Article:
Figure 3: Electropherograms of sample solution by LVSS method: (1) rutin; (2) hyperoside; (3) chlorogenic acid. CE conditions: 40 mM NaH2P04-40 mM Borax-30% v/v methanol (pH 9.0); operating voltage: 20 kV (+)-(−), the sample hydrodynamic injection of 4 s at 0.5 psi, water injection time: 40 s; detection wavelength: 364 nm.

4. Conclusion

In conclusion, this study demonstrates that the use of CE combining a simple large-volume sample stacking method is effective in detecting three compounds in Flos Farfarae. Successful separation and accurate results were obtained. The compound was determined with high efficiency in a short period of time (less than ten minutes). The proposed method was validated and showed a good performance with respect to selectivity, precision, linearity, and accuracy. In all, compared with the previous methods by HPLC, HPCE showed advantages as follows: analysis time shortened greatly, sensitivity and limit of detection improved for simple and practical online enrichment, pretreatment is relatively simple, and there is less sample consumption.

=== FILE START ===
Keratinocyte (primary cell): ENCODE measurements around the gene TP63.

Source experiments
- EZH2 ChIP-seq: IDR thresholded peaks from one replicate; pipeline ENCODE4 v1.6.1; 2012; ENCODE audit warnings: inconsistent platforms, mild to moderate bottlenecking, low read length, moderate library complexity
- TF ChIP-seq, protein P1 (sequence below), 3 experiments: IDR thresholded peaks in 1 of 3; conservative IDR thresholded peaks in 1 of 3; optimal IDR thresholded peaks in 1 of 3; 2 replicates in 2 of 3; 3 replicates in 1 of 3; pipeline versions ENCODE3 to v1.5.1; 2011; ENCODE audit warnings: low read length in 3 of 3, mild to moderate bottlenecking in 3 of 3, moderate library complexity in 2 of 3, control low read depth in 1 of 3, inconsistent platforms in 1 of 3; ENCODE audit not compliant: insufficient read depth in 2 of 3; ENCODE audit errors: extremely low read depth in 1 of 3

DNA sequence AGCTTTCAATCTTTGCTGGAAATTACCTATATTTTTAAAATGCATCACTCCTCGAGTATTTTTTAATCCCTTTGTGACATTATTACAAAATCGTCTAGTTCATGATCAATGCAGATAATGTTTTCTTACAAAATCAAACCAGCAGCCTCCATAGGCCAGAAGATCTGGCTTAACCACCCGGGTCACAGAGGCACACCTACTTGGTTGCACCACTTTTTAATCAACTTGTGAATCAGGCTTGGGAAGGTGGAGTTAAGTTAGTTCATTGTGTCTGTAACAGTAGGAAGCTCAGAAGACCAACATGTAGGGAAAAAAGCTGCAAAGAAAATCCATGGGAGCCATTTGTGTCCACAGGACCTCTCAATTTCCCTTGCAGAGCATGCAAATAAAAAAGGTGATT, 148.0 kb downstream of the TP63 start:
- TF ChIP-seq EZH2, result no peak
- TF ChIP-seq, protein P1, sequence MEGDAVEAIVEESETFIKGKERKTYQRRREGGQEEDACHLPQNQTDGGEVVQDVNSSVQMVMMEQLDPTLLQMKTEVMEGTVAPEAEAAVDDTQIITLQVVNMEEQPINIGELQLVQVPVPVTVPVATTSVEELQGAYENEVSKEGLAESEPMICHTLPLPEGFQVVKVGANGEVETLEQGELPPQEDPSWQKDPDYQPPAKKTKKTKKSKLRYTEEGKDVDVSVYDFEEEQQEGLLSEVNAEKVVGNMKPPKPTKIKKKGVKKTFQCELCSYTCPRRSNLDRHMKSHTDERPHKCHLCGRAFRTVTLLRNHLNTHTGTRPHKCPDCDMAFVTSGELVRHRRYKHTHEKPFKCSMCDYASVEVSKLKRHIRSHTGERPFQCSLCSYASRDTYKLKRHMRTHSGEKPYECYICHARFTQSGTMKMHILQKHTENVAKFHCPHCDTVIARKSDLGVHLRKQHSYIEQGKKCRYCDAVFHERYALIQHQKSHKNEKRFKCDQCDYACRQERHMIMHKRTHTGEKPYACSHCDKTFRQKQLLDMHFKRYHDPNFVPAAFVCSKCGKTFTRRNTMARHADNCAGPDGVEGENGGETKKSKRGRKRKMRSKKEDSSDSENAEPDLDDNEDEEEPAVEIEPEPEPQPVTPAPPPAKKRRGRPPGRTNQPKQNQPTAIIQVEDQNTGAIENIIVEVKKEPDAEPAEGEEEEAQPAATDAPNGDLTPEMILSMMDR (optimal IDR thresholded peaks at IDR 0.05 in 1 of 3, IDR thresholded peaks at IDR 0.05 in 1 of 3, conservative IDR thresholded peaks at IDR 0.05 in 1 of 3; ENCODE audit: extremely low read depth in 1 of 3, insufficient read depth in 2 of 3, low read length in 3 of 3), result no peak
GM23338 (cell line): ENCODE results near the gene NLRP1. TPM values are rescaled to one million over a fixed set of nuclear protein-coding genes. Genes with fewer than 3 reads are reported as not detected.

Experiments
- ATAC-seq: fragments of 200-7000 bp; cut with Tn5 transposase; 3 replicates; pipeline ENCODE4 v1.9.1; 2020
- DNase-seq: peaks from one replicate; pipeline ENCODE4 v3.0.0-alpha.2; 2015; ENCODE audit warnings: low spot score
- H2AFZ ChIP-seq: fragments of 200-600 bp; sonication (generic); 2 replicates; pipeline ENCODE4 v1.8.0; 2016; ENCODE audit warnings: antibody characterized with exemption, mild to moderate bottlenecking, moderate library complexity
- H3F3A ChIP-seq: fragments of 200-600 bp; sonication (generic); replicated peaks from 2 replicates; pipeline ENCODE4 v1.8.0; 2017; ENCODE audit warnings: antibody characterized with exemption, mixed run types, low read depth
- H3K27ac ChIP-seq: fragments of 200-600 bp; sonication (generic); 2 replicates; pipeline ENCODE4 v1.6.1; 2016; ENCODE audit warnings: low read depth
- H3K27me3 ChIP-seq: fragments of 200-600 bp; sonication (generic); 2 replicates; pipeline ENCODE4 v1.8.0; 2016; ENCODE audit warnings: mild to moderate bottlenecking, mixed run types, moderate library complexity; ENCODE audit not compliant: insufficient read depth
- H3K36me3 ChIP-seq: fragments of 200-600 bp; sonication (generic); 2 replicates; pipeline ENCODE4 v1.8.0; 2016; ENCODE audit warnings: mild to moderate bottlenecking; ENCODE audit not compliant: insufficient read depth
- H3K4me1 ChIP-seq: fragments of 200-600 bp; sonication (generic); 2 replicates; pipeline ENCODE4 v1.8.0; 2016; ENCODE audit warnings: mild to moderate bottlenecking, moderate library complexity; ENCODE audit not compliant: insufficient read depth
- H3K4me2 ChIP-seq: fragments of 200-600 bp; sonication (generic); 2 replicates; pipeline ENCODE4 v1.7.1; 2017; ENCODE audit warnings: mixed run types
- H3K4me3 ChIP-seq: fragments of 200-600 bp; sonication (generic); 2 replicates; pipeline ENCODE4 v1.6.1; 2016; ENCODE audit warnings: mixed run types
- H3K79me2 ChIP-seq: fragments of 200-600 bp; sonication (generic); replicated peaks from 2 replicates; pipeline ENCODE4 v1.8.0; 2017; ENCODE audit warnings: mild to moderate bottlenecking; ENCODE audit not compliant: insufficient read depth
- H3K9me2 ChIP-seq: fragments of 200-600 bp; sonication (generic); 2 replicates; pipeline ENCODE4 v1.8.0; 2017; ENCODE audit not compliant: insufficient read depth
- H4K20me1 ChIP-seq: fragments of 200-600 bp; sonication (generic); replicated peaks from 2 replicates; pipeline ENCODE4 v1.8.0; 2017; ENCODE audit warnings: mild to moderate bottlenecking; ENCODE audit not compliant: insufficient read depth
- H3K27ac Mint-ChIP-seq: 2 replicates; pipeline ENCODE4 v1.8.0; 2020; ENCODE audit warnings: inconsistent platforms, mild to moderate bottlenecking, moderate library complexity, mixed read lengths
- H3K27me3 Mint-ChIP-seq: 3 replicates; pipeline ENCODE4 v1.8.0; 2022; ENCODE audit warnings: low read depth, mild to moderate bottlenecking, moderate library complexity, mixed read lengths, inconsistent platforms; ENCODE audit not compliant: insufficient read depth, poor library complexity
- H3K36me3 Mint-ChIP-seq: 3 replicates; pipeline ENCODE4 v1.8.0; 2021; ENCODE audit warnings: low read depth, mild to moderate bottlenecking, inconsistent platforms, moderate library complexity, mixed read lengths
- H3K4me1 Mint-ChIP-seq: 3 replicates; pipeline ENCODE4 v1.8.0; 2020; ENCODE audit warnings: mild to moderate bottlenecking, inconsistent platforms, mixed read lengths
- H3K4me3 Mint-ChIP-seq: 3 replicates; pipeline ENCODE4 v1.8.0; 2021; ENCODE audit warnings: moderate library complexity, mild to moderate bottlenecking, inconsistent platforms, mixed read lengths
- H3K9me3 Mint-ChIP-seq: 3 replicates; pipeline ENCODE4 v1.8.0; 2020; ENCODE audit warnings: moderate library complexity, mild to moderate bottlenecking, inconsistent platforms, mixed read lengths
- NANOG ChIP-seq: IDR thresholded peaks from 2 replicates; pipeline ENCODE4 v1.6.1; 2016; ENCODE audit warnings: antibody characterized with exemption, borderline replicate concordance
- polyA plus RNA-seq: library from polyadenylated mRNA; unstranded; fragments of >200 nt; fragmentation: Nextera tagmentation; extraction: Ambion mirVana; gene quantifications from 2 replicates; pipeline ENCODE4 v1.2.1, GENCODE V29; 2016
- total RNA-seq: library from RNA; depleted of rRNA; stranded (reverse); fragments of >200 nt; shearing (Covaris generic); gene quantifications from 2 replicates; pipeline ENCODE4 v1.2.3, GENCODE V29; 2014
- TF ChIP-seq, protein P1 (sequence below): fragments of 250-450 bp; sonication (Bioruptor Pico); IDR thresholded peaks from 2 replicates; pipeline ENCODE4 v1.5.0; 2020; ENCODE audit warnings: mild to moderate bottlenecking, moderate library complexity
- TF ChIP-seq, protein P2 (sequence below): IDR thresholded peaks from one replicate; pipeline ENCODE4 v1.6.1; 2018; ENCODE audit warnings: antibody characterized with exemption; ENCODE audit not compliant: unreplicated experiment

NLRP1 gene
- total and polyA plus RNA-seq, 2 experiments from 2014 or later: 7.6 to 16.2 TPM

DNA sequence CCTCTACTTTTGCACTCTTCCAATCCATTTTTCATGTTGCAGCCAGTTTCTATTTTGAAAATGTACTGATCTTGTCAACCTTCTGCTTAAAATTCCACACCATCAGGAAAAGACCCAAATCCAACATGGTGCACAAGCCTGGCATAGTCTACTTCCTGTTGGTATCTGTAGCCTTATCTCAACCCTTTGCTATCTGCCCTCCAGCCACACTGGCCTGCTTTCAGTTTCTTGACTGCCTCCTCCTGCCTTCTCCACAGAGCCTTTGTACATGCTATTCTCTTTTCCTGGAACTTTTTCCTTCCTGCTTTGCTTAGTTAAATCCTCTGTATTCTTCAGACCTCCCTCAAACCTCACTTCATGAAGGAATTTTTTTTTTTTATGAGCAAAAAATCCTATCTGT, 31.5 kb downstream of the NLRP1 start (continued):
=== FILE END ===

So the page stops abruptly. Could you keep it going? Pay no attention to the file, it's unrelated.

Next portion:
Therefore, this new method is promising for the quality control of Flos Farfarae in the future.

Conflicts of Interest

The authors have declared no conflicts of interest.

Authors’ Contributions

Hai-xia Yu and Zeng-Yan Hao contributed equally to the work.

Acknowledgments

This work was financially supported by National Natural Science Foundation of China (81241137) and Shanxi Key Subject Construction (029814).